Hulk Plays Scientist in The Immortal Hulk 8

by Michael DeLaney

This article containers SPOILERS. If you haven’t read the issue yet, proceed at your own risk.

I am about to make a wildly audacious claim here: I think years from now we are going to look back on Al Ewing and Joe Bennett’s work on The Immortal Hulk as some of the most influential, game-changing work on the character. The Immortal Hulk 8 continues to push the limits of what we understand about the not-so-jolly green giant. This time around we see that Hulk is as much of a scientist as Bruce Banner is. Continue reading

The Desperation of Dead Rabbit 2

by Michael DeLaney

This article contains SPOILERS. If you haven’t read the issue yet, read on at your own risk!

Pop culture has taught me that there are two types of robbers: those who do it for fun and those who do it out of necessity. The gang from Ocean’s Eleven get involved in wacky overcomplicated capers because George Clooney’s character wants to stick it to Andy Garcia’s. More often however – and more realistically – people turn to this particular life of crime out of desperation. Dead Rabbit 2 is a prime example of this desperation. Continue reading

The Green Lantern 1: Discussion

by Spencer Irwin and Michael DeLaney

This article contains SPOILERS. If you haven’t read the issue yet, proceed at your own risk!

Spencer: Given the state of, well, everything (recently I’ve found myself answering “How are you?” with “Good…well, other than, y’know, the world“), lately I’ve been finding it harder and harder to deal with “cop stories,” or even the role of cops within non-cop stories I read. I struggle to reconcile the fact that some sort of law enforcement is necessary to deal with murderers, rapists, and those who prey on the innocent with the fact that the police, as an institution, have been infiltrated by white supremacists, abusers, and racists, are filling for-profit prisons with non-violent offenders and killing unarmed children in the street, and have generally been rendered so corrupt so as to be more harmful to the public than helpful. With that in mind, it’s interesting to look at how Grant Morrison and Liam Sharp approach the intergalactic police force known as the Green Lantern Corps in The Green Lantern 1. What kind of cop story is it? I’m honestly not sure yet. Continue reading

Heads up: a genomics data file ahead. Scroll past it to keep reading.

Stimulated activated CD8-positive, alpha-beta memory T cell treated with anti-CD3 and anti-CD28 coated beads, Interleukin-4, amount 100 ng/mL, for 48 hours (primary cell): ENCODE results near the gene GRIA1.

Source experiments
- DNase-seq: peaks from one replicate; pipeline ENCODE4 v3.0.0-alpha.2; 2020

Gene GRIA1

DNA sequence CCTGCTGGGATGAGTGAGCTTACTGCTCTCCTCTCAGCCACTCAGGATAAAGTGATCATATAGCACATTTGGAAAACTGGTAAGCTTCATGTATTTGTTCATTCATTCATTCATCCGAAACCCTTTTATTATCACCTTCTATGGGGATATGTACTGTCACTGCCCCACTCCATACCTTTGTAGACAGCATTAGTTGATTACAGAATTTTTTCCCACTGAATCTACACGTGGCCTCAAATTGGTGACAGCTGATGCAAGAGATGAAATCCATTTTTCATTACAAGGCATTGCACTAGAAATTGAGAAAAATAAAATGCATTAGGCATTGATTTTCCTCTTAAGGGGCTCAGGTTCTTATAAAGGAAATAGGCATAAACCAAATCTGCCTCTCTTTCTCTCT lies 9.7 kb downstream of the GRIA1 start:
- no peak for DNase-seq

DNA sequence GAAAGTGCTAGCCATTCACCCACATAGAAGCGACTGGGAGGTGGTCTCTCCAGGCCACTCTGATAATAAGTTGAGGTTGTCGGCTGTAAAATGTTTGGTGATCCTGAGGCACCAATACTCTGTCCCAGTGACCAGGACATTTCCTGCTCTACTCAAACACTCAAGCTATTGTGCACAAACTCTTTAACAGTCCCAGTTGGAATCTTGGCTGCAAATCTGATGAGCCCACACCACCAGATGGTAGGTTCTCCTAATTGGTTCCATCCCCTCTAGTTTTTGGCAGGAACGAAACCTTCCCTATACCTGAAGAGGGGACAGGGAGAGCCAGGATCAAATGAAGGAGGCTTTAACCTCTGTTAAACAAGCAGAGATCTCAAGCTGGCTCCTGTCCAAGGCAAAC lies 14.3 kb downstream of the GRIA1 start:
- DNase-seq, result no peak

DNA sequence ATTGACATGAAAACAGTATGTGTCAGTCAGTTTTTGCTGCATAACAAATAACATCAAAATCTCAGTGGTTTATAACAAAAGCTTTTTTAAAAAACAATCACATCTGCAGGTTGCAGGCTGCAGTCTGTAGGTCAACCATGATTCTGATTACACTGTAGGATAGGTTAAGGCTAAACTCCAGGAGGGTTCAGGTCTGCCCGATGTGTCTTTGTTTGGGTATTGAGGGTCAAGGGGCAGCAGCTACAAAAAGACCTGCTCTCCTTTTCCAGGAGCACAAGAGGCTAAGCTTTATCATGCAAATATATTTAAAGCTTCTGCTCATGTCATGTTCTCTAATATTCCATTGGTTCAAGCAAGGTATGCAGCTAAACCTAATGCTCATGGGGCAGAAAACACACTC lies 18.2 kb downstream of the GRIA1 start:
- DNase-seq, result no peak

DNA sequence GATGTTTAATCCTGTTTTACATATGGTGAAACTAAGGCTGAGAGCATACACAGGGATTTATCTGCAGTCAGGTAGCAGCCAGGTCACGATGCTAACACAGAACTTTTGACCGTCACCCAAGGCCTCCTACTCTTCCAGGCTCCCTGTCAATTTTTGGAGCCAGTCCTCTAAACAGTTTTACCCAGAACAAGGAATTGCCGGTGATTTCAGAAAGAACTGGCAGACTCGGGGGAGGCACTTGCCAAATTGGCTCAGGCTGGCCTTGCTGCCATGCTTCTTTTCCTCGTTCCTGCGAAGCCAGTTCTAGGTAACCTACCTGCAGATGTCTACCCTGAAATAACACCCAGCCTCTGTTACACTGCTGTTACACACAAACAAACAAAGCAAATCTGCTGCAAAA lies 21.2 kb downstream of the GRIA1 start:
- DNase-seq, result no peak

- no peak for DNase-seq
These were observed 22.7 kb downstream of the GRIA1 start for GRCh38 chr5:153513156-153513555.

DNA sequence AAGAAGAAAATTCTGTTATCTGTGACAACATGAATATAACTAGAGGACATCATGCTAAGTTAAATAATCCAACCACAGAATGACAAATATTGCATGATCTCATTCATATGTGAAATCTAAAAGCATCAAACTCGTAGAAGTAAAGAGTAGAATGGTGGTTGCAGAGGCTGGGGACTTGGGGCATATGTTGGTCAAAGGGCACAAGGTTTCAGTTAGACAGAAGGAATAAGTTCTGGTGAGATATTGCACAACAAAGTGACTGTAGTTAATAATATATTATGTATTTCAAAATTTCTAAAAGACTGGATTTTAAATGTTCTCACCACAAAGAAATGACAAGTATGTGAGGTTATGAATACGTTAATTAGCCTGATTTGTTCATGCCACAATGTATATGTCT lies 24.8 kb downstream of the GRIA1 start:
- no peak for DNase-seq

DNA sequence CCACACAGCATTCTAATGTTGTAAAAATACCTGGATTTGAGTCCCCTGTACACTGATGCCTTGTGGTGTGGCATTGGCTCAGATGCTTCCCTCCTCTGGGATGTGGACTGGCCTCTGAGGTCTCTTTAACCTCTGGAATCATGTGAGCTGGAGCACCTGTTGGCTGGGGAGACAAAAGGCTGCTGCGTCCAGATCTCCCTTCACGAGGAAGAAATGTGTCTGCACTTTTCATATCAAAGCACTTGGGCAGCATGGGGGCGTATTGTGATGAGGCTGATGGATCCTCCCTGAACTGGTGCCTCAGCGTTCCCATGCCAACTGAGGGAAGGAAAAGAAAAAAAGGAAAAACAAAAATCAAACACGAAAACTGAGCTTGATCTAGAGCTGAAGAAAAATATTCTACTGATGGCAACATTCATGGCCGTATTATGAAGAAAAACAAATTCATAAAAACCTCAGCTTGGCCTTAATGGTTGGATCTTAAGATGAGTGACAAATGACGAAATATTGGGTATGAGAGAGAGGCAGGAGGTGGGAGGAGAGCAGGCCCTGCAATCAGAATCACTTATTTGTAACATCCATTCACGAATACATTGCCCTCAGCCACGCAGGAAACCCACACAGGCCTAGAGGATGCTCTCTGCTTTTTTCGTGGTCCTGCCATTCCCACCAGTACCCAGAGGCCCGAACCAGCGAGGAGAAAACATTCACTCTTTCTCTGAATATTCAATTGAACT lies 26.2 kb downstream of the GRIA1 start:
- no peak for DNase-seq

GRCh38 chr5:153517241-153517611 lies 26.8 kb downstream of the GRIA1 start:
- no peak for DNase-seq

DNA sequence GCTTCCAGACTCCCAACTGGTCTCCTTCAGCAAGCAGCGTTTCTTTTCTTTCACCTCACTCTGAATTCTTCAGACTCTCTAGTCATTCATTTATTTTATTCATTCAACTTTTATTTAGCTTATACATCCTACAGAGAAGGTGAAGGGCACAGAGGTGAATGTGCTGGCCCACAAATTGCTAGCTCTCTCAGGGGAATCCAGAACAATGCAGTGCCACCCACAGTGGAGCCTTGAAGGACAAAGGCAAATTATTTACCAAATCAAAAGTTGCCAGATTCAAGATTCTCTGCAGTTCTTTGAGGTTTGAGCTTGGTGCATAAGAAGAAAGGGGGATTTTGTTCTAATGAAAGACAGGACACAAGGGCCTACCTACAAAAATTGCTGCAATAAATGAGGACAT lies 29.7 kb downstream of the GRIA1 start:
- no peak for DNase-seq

Marvel Two-in-One 11: Discussion

by Michael DeLaney and Drew Baumgartner

Marvel 2-in-1 11

This article contains SPOILERS. If you haven’t read the issue yet, proceed at your own risk!

Three weeks, Lex: I challenge you. All those things you always said you would have done to benefit humanity if I hadn’t been in your way. It’s not too late to put that brilliant mind to work.

Superman, All-Star Superman 10

Michael: I cannot help but think of this quote when I read Marvel Two-in-One 11. Overall the Superman/Lex Luthor dynamic isn’t a perfect analogue for that of Mr. Fantastic/Dr. Doom, except maybe in this instance. It’s the nature of causality: would Victor Von Doom be a good man if not for Reed Richards? Chip Zdarsky explores that idea in issue 11. Continue reading

Deals With The Devil in Tony Stark: Iron Man 5

by Michael DeLaney

This article contains SPOILERS. If you haven’t read the issue yet, proceed at your own risk!

In modern storytelling it’s usually pretty obvious who the bad guy is going to be – often times it’s practically written on their face. Prior to reading Tony Stark: Iron Man 5 I had next to no knowledge of Tony’s elder brother Arno Stark, but just looking at Alexander Lozano’s menacing cover it seemed clear to me that Arno was more likely foe than friend. With that in mind. Tony Stark: Iron Man 5 could be considered a piece of a villainous origin story. Continue reading